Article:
Breaking: Senate says no to bipartisan deficit commission

A little dash of cold water on Barack Obama’s plans to recast himself as a deficit hawk, or a way to allow him to scold Congress tomorrow night?

The Senate has rejected a plan backed by President Barack Obama to create a bipartisan task force to tackle the deficit this year.

The special deficit panel would have attempted to produce a plan combining tax cuts and spending curbs that would have been voted on after the midterm elections. But the plan garnered just 53 votes in the 100-member Senate, not enough because 60 votes were required. Anti-tax Republicans joined with Democrats wary of being railroaded into cutting Social Security and Medicare to reject the idea.

Obama endorsed the idea after being pressed by moderate Democrats. The proposal was an amendment to a $1.9 trillion hike in the government’s ability to borrow to finance its operations.

There were two levels of dishonesty in this plan.  First, the government is spending too much money now.  The only reason to wait until after the election was to protect incumbents from taking action now, when it counts.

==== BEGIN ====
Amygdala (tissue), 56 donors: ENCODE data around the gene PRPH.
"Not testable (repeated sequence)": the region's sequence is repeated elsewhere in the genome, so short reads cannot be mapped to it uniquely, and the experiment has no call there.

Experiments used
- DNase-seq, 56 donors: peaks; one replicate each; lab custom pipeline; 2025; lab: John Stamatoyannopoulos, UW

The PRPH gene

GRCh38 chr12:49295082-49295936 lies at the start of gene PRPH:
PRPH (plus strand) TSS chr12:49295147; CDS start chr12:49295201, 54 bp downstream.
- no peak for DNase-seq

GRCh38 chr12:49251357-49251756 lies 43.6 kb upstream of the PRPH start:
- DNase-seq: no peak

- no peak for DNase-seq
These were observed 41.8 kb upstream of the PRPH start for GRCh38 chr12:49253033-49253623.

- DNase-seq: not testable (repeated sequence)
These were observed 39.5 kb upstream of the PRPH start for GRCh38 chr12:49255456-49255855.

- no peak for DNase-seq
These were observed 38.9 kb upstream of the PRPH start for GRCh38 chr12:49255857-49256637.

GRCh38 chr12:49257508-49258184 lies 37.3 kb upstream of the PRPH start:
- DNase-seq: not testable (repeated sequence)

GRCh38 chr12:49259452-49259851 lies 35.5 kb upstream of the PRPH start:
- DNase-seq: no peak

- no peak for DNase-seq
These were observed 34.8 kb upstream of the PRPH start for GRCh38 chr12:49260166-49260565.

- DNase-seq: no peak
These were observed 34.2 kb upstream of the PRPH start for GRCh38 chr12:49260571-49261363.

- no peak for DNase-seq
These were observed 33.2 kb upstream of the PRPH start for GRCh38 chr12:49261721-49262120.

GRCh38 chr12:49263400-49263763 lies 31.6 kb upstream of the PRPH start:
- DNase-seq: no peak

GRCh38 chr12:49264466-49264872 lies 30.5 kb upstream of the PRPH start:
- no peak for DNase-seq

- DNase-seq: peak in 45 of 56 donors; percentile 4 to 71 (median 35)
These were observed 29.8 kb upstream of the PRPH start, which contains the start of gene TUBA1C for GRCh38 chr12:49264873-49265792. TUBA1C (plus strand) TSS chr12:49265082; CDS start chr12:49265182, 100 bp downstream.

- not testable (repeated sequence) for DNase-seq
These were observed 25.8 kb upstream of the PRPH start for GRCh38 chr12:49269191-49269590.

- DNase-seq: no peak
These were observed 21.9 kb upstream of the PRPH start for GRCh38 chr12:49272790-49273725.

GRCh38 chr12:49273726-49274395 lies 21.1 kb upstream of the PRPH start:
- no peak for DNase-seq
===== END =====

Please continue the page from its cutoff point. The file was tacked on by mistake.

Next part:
I’ve discussed the second level of dishonesty here already, but it’s worth repeating.  We don’t need bipartisan commissions from Congress to resolve budget problems.  The voters of the United States elects 535 people to a bipartisan committee that meets every two years to address that very issue.  In fact, Congress’ first task under the Constitution, Article I Section 8, is to approve a budget for the federal government.  We elect Representatives and Senators to do this with full accountability to their constituents.

The formation of a bipartisan commission is just a dodge to get around accountability, and the timing makes it even more craven.  Instead of hiding behind the skirts of a BRAC-like commission, the 535 people already on Capitol Hill need to do the job we sent them to do, rather than spend their time taking junkets to Copenhagen.

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